ICANN Takes Action Against Spam Havens
The organization that oversees administration of the Internet last week reported
that it has sent enforcement notices to a handful of domain registrars identified
as having registered the names of the majority of illicit Web sites using spam
to generate traffic.
According to a study
presented last week by KnujOn to the High
Technology Crime Investigation Association, 90 percent of these illicit Web
sites are clustered on just 20 registrars. That represents only 2.5 percent
of the 800 registrars accredited by Internet Corporation for Assigned Names
and Numbers (ICANN).
ICANN responded by sending notices to the top 10 offenders on the list, the
agency announced on Friday.
"More than half of those registrars named had already been contacted
by ICANN prior to publication of KnujOn's report, and the remainder have
since been notified following an analysis of other sources of data, including
ICANN's internal database," the organization said in a statement.
ICANN is chartered to handle much of the international administration of the
Internet under an agreement with the Commerce Department. Among its duties is
the accreditation of registrars that register the domains in URLs used to identify
Web sites and enforcement of the contractual requirements of registrars, which
include providing accurate information about the owners of domains and ensuring
that domain names do not infringe on one another.
Phishers, data thieves and assorted scammers often use Web sites, sometimes
masquerading as belonging to well-known organizations, as bases for gathering
information, distributing malware and conducting illegal or questionable business.
They often lure visitors to these sites with spam -- unsolicited e-mail
often generated by networks of compromised computers called botnets --
containing a link to the site. The volume of spam and the threats these sites
represent have become significant problems for Internet users, but legal enforcement
can be difficult because of the internationally distributed networks being used.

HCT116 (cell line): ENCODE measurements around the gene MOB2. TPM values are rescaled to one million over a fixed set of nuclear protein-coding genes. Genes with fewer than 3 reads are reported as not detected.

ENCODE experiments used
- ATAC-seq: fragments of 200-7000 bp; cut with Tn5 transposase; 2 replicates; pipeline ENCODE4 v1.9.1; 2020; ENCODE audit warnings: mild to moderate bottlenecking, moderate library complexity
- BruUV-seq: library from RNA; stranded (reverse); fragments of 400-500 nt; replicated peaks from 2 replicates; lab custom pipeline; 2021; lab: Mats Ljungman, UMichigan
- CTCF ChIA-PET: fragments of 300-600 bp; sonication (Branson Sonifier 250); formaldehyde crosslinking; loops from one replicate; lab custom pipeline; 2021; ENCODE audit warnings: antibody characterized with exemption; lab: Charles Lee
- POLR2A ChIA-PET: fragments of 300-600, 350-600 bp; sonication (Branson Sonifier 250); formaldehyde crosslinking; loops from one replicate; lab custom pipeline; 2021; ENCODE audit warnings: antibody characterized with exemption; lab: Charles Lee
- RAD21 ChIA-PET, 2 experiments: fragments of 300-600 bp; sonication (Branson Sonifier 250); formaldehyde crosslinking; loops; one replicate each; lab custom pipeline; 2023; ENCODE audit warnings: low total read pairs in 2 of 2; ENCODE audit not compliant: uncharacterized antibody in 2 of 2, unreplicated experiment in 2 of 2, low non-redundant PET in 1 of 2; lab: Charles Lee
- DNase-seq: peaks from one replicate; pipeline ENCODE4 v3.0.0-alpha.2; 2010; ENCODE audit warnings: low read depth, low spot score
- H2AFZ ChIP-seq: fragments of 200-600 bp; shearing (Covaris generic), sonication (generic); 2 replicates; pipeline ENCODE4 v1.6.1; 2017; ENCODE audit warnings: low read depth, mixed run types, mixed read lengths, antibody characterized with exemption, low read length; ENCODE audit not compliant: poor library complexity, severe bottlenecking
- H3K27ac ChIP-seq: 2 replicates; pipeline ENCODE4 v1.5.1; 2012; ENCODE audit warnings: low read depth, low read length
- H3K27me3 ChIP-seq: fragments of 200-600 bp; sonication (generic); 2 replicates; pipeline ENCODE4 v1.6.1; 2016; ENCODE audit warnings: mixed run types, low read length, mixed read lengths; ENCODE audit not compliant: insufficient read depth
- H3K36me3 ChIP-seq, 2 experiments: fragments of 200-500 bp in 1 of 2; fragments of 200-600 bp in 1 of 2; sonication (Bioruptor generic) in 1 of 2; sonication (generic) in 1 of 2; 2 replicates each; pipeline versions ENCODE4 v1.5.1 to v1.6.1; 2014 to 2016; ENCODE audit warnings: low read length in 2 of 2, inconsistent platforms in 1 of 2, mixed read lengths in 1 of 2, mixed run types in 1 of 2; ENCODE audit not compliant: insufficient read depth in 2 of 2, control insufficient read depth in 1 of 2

KnujOn founder Garth Bruen focuses on the concentration of sites processing
illicit transactions as a way of making the spam problem manageable. KnujOn
-- that's "no junk" spelled backward -- is an online
subscription service where users can send their spam and other unwanted e-mail,
which it uses to take the offending sites off-line. It takes advantage of the
policies of service providers and site hosts that prohibit spam and deceptive
practices. It uses a policy enforcement engine with forensics tools to sort
through thousands of samples of unwanted e-mail to profile fraud operations
so they can be shared with law enforcement agencies, financial institutions
and service providers.
ICANN is one of those enforcement agencies.
"With tens of millions of domain names in existence and tens of thousands
changing hands each day, ICANN relies upon the wider Internet community to report
and review what it believes to be inaccurate registration data for individual
domains," ICANN said. It developed
the Whois Data Problem Report System (WDPRS) in 2002 to receive and track complains.
Problems reported through WDPRS are referred to registrars for action, and
ICANN follows up in 45 days requesting information on disposition of the complaint.
"ICANN sends, on average, over 75 enforcement notices per month following
complaints from the community," said Stacy Burnette, ICANN's director
of compliance. "We also conduct compliance audits to determine whether
accredited registrars and registries are adhering to their contractual obligations.
Infringing domain names are locked and Web sites removed every week through
Activity on WDPRS has been well above average lately. ICANN reported that the
system was overwhelmed in February and temporarily out of service when its database
reached its capacity. The capacity has been increased, and the system will be
redesigned in the coming year. ICANN sent out 1,102 enforcement notices in January,
215 in February and 590 in March.
In a worst-case scenario, ICANN can revoke the accreditation of a registrar
that does not comply with rules for fairly maintaining domains.
William Jackson is the senior writer for Government Computer News (GCN.com).